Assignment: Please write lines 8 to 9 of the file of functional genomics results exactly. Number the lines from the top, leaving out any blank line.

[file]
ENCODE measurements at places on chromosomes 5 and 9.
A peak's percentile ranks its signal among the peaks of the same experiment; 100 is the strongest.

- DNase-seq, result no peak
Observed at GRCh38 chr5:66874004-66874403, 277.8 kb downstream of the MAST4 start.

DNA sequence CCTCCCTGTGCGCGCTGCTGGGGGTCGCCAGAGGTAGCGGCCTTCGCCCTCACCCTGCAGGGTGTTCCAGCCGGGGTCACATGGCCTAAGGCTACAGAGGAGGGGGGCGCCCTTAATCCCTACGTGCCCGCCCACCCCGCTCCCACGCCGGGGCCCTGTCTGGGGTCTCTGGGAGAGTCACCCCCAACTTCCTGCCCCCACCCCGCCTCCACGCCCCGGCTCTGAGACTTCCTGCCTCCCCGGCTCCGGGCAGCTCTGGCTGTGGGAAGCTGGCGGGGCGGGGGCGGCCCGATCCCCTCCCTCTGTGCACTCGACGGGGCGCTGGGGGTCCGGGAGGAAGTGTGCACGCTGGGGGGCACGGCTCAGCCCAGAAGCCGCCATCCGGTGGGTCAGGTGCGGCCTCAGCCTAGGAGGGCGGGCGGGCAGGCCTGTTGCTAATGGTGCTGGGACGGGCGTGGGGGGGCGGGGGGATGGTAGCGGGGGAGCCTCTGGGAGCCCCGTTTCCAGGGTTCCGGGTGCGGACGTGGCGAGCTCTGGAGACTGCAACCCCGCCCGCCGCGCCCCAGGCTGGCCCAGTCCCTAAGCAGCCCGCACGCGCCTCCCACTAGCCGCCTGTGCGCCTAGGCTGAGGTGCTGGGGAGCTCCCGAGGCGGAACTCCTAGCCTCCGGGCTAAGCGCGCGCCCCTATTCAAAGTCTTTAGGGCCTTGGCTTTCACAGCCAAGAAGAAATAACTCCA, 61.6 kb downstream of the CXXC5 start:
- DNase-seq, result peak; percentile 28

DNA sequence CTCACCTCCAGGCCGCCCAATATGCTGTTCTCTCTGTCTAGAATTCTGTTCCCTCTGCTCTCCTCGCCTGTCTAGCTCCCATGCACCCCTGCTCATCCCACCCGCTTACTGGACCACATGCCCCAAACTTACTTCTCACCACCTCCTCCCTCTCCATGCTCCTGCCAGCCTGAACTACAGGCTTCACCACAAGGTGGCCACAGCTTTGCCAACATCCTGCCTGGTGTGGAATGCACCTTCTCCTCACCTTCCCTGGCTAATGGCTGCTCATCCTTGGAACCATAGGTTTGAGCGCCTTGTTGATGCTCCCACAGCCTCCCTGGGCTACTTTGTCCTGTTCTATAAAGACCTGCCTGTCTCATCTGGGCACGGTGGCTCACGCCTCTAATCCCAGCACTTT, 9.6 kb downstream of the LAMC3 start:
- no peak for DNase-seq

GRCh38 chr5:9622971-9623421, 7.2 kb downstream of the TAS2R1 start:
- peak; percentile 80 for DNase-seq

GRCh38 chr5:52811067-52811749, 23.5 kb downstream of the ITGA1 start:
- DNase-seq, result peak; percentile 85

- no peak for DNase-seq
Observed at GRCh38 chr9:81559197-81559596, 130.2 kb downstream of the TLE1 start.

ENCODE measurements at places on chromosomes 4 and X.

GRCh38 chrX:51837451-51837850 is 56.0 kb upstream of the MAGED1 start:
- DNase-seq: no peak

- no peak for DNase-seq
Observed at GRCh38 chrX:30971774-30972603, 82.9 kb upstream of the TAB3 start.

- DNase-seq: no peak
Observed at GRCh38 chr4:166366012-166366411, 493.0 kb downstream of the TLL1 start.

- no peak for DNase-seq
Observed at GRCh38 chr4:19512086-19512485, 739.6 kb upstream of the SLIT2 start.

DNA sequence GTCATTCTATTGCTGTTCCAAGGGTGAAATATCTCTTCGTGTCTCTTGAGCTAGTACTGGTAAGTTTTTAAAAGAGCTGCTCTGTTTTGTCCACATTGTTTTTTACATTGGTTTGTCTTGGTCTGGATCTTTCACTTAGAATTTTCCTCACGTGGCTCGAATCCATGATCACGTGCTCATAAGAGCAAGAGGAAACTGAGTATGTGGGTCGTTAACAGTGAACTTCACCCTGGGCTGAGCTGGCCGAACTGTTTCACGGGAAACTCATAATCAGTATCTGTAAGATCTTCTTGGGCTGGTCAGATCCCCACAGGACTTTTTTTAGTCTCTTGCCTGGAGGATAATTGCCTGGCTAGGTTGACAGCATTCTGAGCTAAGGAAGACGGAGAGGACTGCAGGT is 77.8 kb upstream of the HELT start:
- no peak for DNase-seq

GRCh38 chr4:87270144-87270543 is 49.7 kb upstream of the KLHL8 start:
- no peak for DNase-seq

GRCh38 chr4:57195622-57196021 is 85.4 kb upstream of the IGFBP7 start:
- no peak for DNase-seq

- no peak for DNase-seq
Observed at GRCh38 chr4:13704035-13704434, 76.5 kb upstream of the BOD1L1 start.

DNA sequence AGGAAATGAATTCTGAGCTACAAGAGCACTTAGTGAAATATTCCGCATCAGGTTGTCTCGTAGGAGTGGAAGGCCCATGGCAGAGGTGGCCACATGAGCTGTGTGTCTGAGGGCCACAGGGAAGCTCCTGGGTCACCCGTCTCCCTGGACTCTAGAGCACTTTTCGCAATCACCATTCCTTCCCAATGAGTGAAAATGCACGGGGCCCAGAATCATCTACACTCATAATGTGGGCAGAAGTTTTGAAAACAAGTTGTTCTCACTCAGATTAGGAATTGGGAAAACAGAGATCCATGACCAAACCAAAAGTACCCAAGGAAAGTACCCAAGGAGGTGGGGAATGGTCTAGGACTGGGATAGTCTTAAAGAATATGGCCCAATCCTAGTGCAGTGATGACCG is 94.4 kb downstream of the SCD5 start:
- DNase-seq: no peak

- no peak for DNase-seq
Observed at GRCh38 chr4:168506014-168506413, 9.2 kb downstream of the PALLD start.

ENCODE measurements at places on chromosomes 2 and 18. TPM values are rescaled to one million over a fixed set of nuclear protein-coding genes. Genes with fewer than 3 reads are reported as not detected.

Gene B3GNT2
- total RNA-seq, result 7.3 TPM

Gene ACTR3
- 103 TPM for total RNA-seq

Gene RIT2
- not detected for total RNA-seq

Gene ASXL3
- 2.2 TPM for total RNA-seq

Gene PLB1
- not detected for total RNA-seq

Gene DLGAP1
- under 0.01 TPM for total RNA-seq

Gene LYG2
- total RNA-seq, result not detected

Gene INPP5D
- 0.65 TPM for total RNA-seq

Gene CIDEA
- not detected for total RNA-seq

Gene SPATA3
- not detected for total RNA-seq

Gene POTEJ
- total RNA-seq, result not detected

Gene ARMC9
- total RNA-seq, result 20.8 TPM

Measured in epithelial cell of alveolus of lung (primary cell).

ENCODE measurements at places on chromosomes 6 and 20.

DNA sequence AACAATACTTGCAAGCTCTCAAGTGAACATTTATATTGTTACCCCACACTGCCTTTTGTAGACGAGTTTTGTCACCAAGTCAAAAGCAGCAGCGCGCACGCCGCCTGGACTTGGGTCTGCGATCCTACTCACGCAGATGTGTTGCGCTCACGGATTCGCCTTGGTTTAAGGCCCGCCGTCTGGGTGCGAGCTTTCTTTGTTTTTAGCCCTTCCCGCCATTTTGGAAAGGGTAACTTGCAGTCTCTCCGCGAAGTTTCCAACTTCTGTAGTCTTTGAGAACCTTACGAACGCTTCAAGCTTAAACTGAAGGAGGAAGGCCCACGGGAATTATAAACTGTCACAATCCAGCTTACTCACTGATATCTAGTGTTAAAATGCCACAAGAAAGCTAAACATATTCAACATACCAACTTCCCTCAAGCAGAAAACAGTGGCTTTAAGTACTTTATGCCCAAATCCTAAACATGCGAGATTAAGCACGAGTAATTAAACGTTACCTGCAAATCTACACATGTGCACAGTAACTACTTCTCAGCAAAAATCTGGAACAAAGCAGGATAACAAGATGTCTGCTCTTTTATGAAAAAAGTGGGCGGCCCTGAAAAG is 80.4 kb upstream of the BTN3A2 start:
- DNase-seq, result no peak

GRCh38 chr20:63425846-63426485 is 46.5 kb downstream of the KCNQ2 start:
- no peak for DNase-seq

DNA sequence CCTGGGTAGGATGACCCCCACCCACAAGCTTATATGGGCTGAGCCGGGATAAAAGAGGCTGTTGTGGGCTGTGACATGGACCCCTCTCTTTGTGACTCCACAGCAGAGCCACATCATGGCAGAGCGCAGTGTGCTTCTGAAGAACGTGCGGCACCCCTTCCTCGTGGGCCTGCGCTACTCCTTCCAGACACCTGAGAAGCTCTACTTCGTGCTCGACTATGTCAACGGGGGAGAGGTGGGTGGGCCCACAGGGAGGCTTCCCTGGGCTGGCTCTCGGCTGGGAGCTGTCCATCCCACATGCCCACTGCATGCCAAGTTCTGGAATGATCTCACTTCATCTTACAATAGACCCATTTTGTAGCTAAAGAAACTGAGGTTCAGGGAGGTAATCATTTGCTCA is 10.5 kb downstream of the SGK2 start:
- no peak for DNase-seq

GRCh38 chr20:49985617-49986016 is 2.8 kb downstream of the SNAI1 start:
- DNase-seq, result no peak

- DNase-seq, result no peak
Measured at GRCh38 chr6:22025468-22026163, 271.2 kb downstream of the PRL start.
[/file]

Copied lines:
- no peak for DNase-seq

GRCh38 chr5:9622971-9623421, 7.2 kb downstream of the TAS2R1 start: